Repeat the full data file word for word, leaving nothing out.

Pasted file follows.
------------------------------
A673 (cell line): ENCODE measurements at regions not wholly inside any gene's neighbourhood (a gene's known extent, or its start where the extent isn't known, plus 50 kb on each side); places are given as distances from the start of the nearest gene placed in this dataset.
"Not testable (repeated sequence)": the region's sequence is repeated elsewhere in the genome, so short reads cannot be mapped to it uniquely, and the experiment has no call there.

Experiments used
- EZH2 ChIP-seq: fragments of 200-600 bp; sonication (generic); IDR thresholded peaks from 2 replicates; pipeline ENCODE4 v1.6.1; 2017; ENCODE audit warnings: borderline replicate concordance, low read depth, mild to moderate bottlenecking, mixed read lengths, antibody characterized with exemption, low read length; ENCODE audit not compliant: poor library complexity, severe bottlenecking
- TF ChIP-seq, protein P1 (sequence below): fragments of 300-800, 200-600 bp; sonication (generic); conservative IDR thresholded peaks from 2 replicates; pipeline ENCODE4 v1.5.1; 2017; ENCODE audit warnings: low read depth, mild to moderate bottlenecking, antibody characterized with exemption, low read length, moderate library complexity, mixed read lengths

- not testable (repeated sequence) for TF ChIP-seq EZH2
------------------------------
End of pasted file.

A673 (cell line): ENCODE measurements at regions not wholly inside any gene's neighbourhood (a gene's known extent, or its start where the extent isn't known, plus 50 kb on each side); places are given as distances from the start of the nearest gene placed in this dataset.
"Not testable (repeated sequence)": the region's sequence is repeated elsewhere in the genome, so short reads cannot be mapped to it uniquely, and the experiment has no call there.

Experiments used
- EZH2 ChIP-seq: fragments of 200-600 bp; sonication (generic); IDR thresholded peaks from 2 replicates; pipeline ENCODE4 v1.6.1; 2017; ENCODE audit warnings: borderline replicate concordance, low read depth, mild to moderate bottlenecking, mixed read lengths, antibody characterized with exemption, low read length; ENCODE audit not compliant: poor library complexity, severe bottlenecking
- TF ChIP-seq, protein P1 (sequence below): fragments of 300-800, 200-600 bp; sonication (generic); conservative IDR thresholded peaks from 2 replicates; pipeline ENCODE4 v1.5.1; 2017; ENCODE audit warnings: low read depth, mild to moderate bottlenecking, antibody characterized with exemption, low read length, moderate library complexity, mixed read lengths

- not testable (repeated sequence) for TF ChIP-seq EZH2